British spies would be allowed to legally hack into smartphones and computers under the Tory government’s new surveillance law.
Telecoms firms will be forced to help MI5, the domestic intelligence agency; MI6, overseas intelligence; and the U.K.'s Government Communications Headquarters use James Bond-style “equipment interference" -- remotely accessing phones and using them as listening devices -- as part of the draft Investigatory Powers Bill.
Setting out the most sweeping data gathering powers of any Western country, Home Secretary Theresa May also confirmed for the first time that MI5 had been using an old piece of legislation to justify the bulk collection of communications data from suspects.
In the past, telecoms firms have voluntarily allowed spies to remote access users' phones or computers, but under the new law they will be legally required to do so.
The new bill will require Internet firms to hold for a year a list of the main browser history of every U.K. web user.
No warrant will be needed, although only main domains will be listed rather than individual web pages within a site.
In a concession to lobby groups, May unveiled a framework of safeguards that will allow a panel of judges to act as a legal backstop to intercept or bugging warrants approved by the home secretary.
The so-called "Wilson Doctrine" -- that suggested no parliament members' phones could be bugged -- was also given a proper legal footing for the first time, with the prime minister’s permission now needed as well as a legal warrant for any surveillance of members of Parliament (MPs), peers, European Parliament members or other politicians.
The Labour Party’s Andy Burnham stunned some civil liberties groups by swiftly welcoming the new bill, declaring that it was “neither a snooper's charter nor a plan for mass surveillance."
But leading data transparency campaigners, from Edward Snowden and Glenn Greenwald to Shami Chakrabarti of the advocacy organization Liberty, lined up to warn that the government’s new powers represented an unprecedented breach of the privacy of individuals.
The U.K.’s leading terror watchdog, David Anderson QC, welcomed the way the bill was finally "putting Parliament in charge" of practices that were for years hidden from view, though he added that "not everyone will be happy about these powers."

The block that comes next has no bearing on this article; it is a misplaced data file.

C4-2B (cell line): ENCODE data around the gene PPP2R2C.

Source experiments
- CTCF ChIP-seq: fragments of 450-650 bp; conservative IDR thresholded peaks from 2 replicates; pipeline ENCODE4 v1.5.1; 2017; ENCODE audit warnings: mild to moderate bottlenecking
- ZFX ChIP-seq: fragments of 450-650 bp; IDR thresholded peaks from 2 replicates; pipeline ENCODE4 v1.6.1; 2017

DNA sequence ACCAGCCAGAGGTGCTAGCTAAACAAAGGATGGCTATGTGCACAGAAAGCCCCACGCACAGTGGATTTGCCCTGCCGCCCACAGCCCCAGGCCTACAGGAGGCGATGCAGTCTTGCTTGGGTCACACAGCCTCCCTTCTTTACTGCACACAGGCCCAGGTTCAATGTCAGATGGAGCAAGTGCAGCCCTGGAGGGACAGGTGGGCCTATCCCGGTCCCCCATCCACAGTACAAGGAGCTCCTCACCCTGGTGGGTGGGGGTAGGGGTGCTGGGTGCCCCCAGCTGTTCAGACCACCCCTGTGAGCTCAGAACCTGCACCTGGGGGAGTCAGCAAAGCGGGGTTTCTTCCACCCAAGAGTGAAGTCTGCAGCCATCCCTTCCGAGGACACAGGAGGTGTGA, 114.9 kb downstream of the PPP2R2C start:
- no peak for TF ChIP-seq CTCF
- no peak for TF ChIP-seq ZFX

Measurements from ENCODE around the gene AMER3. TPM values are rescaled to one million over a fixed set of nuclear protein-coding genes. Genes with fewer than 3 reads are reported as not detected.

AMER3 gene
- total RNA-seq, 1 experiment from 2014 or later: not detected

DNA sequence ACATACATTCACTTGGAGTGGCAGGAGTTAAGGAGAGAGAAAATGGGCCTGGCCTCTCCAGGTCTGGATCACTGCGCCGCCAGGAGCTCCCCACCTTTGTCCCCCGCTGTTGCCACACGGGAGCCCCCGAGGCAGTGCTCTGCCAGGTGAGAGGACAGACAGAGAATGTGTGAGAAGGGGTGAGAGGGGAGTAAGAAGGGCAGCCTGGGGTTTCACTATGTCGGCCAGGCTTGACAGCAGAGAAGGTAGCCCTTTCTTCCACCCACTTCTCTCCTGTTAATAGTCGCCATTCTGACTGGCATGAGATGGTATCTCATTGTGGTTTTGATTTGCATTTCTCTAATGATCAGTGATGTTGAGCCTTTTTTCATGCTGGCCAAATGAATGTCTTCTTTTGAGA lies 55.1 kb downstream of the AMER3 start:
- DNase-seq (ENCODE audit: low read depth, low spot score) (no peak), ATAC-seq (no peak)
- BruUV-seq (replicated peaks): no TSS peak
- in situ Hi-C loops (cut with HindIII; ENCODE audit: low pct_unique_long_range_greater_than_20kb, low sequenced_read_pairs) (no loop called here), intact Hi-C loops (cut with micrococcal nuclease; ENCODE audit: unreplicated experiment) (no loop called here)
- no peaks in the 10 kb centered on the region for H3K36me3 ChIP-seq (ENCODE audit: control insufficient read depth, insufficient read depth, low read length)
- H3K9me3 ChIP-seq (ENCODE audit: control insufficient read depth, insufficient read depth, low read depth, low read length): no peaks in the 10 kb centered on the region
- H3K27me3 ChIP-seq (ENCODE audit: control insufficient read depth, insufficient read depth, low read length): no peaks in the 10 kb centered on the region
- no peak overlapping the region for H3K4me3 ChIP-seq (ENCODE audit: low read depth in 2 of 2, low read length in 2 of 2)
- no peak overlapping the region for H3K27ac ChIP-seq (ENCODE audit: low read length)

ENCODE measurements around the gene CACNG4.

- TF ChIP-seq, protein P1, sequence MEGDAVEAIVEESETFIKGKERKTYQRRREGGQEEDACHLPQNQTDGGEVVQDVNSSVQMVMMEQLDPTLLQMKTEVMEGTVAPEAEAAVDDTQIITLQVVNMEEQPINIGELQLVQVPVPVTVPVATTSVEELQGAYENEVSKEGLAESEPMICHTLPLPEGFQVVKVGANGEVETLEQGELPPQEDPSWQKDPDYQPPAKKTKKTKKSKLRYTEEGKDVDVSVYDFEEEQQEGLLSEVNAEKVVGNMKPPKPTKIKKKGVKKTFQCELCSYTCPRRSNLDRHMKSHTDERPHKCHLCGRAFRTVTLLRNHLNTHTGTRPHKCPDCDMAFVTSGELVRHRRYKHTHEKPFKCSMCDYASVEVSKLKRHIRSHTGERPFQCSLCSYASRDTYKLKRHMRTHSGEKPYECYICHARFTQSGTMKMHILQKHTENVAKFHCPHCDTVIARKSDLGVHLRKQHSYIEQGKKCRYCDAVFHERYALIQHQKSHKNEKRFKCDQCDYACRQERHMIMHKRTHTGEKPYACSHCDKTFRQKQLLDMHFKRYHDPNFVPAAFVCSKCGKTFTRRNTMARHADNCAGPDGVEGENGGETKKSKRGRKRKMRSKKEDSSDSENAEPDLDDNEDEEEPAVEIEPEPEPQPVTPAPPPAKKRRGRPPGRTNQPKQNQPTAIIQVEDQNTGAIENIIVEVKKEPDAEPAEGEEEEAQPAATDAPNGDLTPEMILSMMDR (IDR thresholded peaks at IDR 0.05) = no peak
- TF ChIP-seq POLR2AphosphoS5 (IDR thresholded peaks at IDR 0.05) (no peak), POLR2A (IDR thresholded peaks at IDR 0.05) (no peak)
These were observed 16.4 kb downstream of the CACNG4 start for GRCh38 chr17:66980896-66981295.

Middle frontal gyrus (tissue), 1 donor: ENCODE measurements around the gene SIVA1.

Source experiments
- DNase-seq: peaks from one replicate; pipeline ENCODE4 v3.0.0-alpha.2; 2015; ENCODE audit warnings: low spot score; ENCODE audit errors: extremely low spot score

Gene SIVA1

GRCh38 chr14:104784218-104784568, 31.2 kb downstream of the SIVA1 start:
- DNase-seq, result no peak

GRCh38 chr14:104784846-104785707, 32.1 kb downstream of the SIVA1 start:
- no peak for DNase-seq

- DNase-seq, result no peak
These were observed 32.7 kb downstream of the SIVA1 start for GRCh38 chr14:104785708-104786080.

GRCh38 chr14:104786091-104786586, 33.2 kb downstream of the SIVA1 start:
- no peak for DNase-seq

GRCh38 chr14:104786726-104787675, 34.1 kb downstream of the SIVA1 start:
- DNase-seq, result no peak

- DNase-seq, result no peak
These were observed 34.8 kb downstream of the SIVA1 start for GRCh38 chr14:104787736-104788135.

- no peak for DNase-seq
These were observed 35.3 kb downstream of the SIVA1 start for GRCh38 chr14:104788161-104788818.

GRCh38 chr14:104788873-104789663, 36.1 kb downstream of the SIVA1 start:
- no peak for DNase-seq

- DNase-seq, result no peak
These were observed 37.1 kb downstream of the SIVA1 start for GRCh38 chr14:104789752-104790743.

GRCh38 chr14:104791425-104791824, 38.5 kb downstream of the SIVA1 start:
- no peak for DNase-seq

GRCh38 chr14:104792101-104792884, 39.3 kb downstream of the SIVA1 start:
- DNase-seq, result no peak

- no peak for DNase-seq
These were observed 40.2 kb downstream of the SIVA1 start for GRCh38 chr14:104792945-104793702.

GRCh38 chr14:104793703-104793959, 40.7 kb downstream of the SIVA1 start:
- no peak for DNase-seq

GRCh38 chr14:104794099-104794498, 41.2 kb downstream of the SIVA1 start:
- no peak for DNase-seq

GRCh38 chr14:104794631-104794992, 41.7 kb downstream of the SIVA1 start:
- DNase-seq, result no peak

In her Commons statement, May revealed for the first time that successive governments since 2001 have authorized secret directions to telecoms firms to allow intelligence agencies to collect communications data in bulk under the Telecommunications Act 1984.
This has allowed MI5, GCHQ and other agencies to identify "subjects of interest" in the U.K. and overseas and hack into their phones and computers to collect huge swaths of data.
Anderson, the independent reviewer of terror legislation, said that May's words were "a significant and necessary" move to put in the public domain the activities of the intelligence agencies, putting them on a clearer statutory footing.
“Whatever the content of the eventual U.K. law, it will no longer be possible to describe it as opaque, incomprehensible or misleading,” he said.
The watchdog added that he was pleased that for the first time in 300 years, no intercept or tapping warrant would be allowed without "judicial approval."
Yet he also questioned "whether these safeguards go far enough" and said judges would need to be "well supported" to avoid becoming "rubber stamps" for ministers’ decisions on whom to bug.
May said that the new safeguards that gave judges a role in approving ministerial warrants for bugging amounted to a "double lock" to reassure the public.
She said that the new requirement on firms to hold 12 months of browsing history was the Internet equivalent of an itemized phone bill.
But criticism on Twitter was swift.
May's phone bill example prompted Home Affairs Committee chairman Keith Vaz to say that "there is a lot of information in an itemized bill."
"If I was to look at her itemized telephone bill and she was to look at mine, she might be surprised at who we were phoning," Vaz said.
May laughed off the point, joking that one of her colleagues had replied, "Speak for yourself," which she said was the "right response."
The home secretary said that the "mythology" of the Wilson Doctrine had grown into something that wrongly suggested MPs’ communications could not be put under surveillance.
But former Shadow Home Secretary David Davis seized on a detailed line in the new bill that made clear that the new “judicial commissioners” will have to make decisions based on judicial review principles, not on the basis of the evidence.
“In other words, the home secretary would have to behave in an extraordinary manner not to get his or her warrant approved,” Davis said. “This is not the judge checking the evidence, it is the judge checking that the correct procedure has been followed.”
He also questioned whether the Wilson Doctrine would interfere with MPs’ future ability to help whistleblowers, who feared their contacts would be monitored.
Chakrabarti, the director of Liberty, was scathing about the whole bill.
“After all the talk of climbdowns and safeguards, this long-awaited bill constitutes a breath-taking attack on the internet security of every man, woman and child in our country,” she said in a statement. “We must now look to Parliament to step in where Ministers have failed and strike a better balance between privacy and surveillance.”
She said the safeguard system set out by May was “a very, very limited role for judges in a rubber-stamping exercise.”
“They have spun it as a double lock, but the second person, the judge, does not actually have a key.”
This piece originally appeared on HuffPost UK and has been adapted for a U.S. audience.